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Women In Engineering (WIE) Connects With Van Nuys High School Teens

February 14, 2007 — They’re pretty good at math and science, but these teenage girls had no idea what engineering was all about.  So their teachers at Van Nuys High School got on the horn to USC’s Viterbi School of Engineering and made a date to bring them to campus.  

Allie Anderson, a senior majoring in aerospace engineering, helps girls launch their bottle rockets.

It wasn’t a typical day of briefings and guest speakers, though.  During Women In Engineering (WIE) Connect, these girls got some special treatment and experiential insights into a variety of engineering disciplines, such as civil and environmental engineering, biomedical engineering, aeronautics and astronautics, computer science and industrial/systems engineering.

Twenty Viterbi School undergraduate women worked to put the event together and serve as mentors for the girls, who were in 9th-12th grade, according to Kate Baxter, director of Women In Engineering. 

“Our students really did a terrific job putting this day together and mentoring these high school girls,” Baxter said.  “It is critical that we connect with younger female students and encourage them to study and excel in math and science, so that in years to come, we are able to attract more women to the field.”

WIE Connect was a first-time event, but everyone enjoyed planning and participating. The day started with a breakfast on the second floor of Ronald Tutor Hall and a welcome address from Associate Dean Louise Yates.  Each girl was given a packet of materials and a WIE Connect t-shirt. Then they filed into a classroom downstairs for Engineering 101, a presentation of important statistics about women in engineering, both in the industry overall and at the Viterbi School of Engineering.
Two high schoolers put the wings on their rocket.

A panel of Viterbi School women undergraduates presented brief introductions to each of the majors offered at USC, explaining what each field was, why they chose to major in it, what projects they’ve worked on in their classes, and where that type of engineer may work after graduation.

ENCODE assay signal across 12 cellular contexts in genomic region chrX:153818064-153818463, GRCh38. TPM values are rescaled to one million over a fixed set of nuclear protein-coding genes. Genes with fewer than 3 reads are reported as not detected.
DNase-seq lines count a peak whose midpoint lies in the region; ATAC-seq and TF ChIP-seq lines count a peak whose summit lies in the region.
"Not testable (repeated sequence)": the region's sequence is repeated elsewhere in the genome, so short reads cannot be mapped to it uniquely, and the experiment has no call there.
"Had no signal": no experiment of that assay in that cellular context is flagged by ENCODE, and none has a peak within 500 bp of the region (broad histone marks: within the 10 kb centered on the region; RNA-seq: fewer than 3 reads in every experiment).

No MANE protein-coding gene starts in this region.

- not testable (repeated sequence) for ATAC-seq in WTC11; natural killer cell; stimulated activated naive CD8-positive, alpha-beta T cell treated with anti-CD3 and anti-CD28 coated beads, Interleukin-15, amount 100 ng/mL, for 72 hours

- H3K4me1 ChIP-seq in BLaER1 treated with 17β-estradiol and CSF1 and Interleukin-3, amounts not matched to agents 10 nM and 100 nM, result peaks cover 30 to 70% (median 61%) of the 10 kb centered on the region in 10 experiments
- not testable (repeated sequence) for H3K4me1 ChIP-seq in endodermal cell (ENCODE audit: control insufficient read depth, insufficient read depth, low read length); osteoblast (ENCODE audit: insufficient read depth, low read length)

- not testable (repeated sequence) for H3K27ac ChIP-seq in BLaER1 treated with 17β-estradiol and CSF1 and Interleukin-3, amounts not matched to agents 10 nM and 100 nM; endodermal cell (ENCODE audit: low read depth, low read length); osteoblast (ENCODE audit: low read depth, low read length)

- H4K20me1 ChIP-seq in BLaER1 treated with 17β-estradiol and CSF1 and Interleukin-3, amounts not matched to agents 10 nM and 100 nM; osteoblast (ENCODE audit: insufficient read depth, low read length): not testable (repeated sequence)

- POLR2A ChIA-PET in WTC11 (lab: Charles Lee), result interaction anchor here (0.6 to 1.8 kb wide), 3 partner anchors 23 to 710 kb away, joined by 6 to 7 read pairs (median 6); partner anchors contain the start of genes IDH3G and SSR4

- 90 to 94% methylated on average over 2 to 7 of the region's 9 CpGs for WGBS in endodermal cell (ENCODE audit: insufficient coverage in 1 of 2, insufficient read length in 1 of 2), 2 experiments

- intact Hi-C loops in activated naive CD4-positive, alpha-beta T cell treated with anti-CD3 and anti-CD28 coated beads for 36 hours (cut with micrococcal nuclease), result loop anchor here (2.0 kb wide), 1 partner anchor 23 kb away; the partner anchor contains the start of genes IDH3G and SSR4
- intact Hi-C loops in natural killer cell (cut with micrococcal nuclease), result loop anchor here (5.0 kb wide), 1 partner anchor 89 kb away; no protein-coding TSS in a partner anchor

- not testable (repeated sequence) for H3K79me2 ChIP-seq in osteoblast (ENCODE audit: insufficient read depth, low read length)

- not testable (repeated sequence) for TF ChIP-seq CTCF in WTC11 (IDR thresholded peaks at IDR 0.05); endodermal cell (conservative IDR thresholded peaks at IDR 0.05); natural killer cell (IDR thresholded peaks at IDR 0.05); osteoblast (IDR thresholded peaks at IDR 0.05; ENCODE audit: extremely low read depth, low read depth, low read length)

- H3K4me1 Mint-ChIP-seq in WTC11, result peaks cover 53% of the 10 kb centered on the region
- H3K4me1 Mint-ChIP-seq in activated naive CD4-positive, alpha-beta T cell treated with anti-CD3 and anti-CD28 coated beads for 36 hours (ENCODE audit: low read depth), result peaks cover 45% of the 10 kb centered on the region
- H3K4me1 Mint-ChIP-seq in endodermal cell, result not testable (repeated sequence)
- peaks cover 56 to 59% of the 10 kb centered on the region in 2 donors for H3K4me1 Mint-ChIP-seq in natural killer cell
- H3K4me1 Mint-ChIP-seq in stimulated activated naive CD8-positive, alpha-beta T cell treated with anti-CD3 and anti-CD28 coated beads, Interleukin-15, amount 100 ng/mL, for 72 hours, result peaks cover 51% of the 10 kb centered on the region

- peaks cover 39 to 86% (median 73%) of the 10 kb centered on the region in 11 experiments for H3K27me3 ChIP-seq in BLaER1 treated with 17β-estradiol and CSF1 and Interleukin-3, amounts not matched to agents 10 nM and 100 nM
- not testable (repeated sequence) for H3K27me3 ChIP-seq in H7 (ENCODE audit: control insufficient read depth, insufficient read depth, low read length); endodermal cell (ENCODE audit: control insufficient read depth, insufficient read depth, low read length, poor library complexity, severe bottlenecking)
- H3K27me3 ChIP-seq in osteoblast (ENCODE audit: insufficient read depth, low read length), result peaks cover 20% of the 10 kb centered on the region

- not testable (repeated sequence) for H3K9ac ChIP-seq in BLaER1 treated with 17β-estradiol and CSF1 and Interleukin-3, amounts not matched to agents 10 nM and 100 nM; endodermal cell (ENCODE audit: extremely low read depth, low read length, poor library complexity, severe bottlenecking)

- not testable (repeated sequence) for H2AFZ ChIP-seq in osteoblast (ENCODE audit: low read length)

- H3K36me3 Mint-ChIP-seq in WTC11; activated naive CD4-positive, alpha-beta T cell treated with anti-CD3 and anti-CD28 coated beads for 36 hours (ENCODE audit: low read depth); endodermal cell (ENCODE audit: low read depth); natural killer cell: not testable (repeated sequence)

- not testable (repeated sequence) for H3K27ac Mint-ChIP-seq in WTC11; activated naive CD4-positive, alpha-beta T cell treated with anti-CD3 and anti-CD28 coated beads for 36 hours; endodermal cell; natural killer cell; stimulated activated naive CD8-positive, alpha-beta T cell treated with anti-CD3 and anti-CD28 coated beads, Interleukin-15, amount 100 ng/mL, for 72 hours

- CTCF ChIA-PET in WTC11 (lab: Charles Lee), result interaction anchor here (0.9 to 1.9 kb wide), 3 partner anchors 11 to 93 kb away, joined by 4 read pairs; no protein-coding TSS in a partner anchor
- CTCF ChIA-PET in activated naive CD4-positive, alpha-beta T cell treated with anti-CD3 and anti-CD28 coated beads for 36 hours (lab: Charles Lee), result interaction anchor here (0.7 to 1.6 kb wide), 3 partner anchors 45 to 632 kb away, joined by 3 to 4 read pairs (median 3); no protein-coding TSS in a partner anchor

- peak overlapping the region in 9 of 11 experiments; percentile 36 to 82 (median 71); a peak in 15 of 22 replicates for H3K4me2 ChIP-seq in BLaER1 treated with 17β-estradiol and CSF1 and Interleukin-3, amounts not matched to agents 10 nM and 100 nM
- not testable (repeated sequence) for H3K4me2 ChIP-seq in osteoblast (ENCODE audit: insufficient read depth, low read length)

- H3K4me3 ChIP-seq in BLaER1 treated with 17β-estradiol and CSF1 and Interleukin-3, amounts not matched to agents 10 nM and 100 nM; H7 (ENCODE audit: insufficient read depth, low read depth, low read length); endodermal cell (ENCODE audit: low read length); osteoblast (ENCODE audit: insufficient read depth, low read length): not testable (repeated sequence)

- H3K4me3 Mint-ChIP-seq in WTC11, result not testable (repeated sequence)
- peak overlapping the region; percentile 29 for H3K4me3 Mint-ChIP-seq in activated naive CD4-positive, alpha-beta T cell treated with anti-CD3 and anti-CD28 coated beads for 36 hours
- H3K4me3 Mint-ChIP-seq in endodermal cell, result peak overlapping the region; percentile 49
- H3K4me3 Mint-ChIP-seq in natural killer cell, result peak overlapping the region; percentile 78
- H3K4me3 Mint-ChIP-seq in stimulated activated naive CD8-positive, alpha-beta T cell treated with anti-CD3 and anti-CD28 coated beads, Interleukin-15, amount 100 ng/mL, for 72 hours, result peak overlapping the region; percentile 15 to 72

Then it was on to the Amazing Engineering Race.  The race was designed to augment the Engineering 101 presentations with hands-on learning exercises done at five stations in or around the Viterbi School.  First the girls broke into teams and went on a treasure hunt to find the locations.  If they had been paying attention during the morning presentations, they’d have clues to find each station; if not, they’d waste valuable time wandering around trying to find each stop.

At the aerospace engineering station, they built bottle rockets and launched them into the sky. At the biomedical station, they extracted actual DNA samples from strawberries using household materials.  At the industrial and systems engineering station, they learned how to design an industrial process to efficiently package and ship a product. At the computer science station, they were introduced to computer logic by building tanagrams. At the civil engineering station, they played the game of Jenga to understand the planning and thought-processes involved in building structures.

Courtney Tine, right, helps girls organize their factory line.

“Teenage girls are a tough crowd to please,” said Viterbi School presenter and mentor Courtney Tine, a junior majoring in industrial and systems engineering. “We wanted to design exercises that would make an impression on these girls one way or the other, so that they went away from the day understanding what engineering is and what disciplines they might like better than others. We hoped they would leave being able to say that they liked biomedical engineering better than astronautics, or industrial engineering better than computer science.” 

At lunch, nine Viterbi School staff and faculty members sat at different tables and talked informally with the high schoolers, answering their questions and encouraging them to mingle with other Viterbi students, staff and faculty.  The group then reconvened in the E Quad for a wrap-up session and toured the campus.

“WIE Connect was a huge success,” Baxter said. “We wanted to bring high school girls to campus so they could begin learning firsthand what engineering is all about, as well as interacting with our amazing, dynamic, talented undergraduate Viterbi women.  It worked!”

The Viterbi School team, wearing 'WIE Can Do It!' t-shirts, flexes its muscles.

Viterbi School undergraduate students leading the Engineering 101 presentation were: Jessica Midkiff,  junior, ISE; Shanling Yang, freshman, aerospace engineering;  Jessica Calhoun, junior, aerospace engineering; Farzana Ansari, sophomore, biomedical engineering; LauraLee Brown, junior, biomedical engineering; Kristin Coyle, junior, chemical engineering; Jackie Reed, junior, civil and environmental engineering; Kimberly Ross, sophomore, computer science/computer engineering; Amy Lin, junior, computer science; Courtney Tine and Kate deSousa, both juniors in industrial/systems engineering.